1 | + | 1 | = | = | = | = |

will allow the calculator to continue to add "1" each time "=" is pressed, without having to repeatedly press "+1."

Ask the students, "How long will it take you to count from 1 to 1,000,000 using the repeat function on your calculator?" Field tests have shown that some studies suggest using the calculator to count to 100 and then multiplying that amount of time by 10,000, whereas others prefer to run calculator-counting trials for one or more minutes and use a proportion to estimate the amount of time required to count to 1,000,000.

Ask students to implement their strategies, compare the times obtained through various methods, explore the range of estimates and the average time, and determine which methods seemed to be the most efficient and reasonable.

Ask the students, "How long do you believe it would take to count out loud from 1 to 1 million?" Encourage them to suggest strategies to determine an answer, such as timing a counting segment and extrapolating.

Have four or five students demonstrate the count somewhere in the hundred thousands. Record the time required to count from 1 to 100, from 100 to 200, from 1,000 to 1100, from 10,000 to 10,100 from 100,000 to 100,100, and several 100 counts beginning with such large random numbers as 345,684.

Organize and use the collected data to form a hypothesis about how long it would actually take to count out loud to 1 million. Discuss factors that may not have been considered, such as the need for sleep and food, and recognizing that most of the numbers counted will be time-consuming six-place numbers. A "reasonable" work schedule could be devised to complete the counting. Counting for only four hours a day, for example, multiplies the number of days required to complete the task by six.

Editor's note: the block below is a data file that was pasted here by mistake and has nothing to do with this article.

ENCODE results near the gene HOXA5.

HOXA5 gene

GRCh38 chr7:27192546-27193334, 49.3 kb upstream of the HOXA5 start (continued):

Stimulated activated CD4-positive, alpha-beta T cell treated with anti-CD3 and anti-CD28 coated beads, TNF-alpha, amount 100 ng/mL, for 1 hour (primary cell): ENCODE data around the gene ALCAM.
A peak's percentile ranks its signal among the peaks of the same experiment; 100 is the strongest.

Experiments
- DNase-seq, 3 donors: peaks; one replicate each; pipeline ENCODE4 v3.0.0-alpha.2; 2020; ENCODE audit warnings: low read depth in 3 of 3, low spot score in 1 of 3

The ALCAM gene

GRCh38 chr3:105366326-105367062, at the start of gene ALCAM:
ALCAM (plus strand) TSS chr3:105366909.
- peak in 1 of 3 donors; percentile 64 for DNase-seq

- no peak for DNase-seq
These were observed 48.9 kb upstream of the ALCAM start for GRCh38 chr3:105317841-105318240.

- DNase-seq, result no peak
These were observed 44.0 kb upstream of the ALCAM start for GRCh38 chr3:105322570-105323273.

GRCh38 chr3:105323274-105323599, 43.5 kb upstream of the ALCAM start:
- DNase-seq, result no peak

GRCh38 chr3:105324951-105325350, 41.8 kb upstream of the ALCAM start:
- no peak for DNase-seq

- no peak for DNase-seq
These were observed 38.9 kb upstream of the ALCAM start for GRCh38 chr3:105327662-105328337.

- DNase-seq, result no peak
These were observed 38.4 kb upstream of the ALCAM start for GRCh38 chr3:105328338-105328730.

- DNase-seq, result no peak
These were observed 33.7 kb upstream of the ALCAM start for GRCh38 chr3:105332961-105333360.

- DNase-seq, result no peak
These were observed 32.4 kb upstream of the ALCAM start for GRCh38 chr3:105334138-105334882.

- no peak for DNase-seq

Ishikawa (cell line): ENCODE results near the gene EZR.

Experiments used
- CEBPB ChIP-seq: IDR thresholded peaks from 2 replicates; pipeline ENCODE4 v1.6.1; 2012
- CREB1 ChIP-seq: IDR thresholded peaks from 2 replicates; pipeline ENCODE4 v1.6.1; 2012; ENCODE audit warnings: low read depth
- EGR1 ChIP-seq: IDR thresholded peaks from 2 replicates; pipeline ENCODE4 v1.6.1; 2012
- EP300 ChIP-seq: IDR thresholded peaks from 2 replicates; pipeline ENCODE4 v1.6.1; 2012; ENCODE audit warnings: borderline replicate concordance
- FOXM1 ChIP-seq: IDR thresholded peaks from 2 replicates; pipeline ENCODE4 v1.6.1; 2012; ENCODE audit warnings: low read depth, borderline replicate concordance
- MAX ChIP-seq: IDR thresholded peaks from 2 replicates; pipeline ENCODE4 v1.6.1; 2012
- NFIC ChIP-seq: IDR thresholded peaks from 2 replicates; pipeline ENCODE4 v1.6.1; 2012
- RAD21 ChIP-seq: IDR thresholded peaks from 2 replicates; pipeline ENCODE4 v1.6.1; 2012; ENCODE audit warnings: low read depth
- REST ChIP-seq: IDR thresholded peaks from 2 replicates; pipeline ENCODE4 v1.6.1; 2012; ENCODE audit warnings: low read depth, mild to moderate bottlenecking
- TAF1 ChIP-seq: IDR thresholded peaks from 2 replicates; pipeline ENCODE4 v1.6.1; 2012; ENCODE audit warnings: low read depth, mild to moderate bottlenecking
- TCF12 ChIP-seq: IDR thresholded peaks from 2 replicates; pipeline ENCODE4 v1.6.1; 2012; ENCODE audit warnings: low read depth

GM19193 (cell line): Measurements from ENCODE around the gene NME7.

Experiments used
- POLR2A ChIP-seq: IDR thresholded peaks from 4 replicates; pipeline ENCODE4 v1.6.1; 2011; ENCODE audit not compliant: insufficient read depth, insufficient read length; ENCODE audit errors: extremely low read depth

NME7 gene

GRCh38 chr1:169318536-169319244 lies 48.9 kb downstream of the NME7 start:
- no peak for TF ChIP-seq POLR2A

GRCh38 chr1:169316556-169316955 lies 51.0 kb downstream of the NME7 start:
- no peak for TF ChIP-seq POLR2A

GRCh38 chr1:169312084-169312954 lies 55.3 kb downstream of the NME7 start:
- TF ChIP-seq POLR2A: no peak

Discuss with students how long they believe it might take to write all the numerals from 1 to 1 million. Strategies similar to those used previously can be used here.

Have groups of students write out the numerals in order beginning at various places inthe count. Time trials will again yield data that can be analyzed to obtain an estimate.

Ask the students how many notebook pages are needed to write all the numerals from 1 to 1 million.

Students should then complete question 6 on the activity sheet to determine the number of digits necessary to write these numerals.

Ask students to "fill" the rectangle found in problem 7 on the activity sheet with as many legible digits as possible, which can be used to determine the approximate numbers of digits that can be legibly written on a standard 8 1/2-by-11-inch page and, consequently, how many pages would be required.

Discuss miscellaneous factors, such as handwriting styles and choice of digits to write in the box, which can influence the results.

Conclude this investigation by encouraging students to look for large numbers in the newspaper. Numbers in the millions are frequently seen in the context of federal and state budgets, lottery winnings, athletic salaries, corporate finances,astronomical measurements, etc. This investigation can lead to discussions about the significance and appreciation of large numbers in business, government, and science.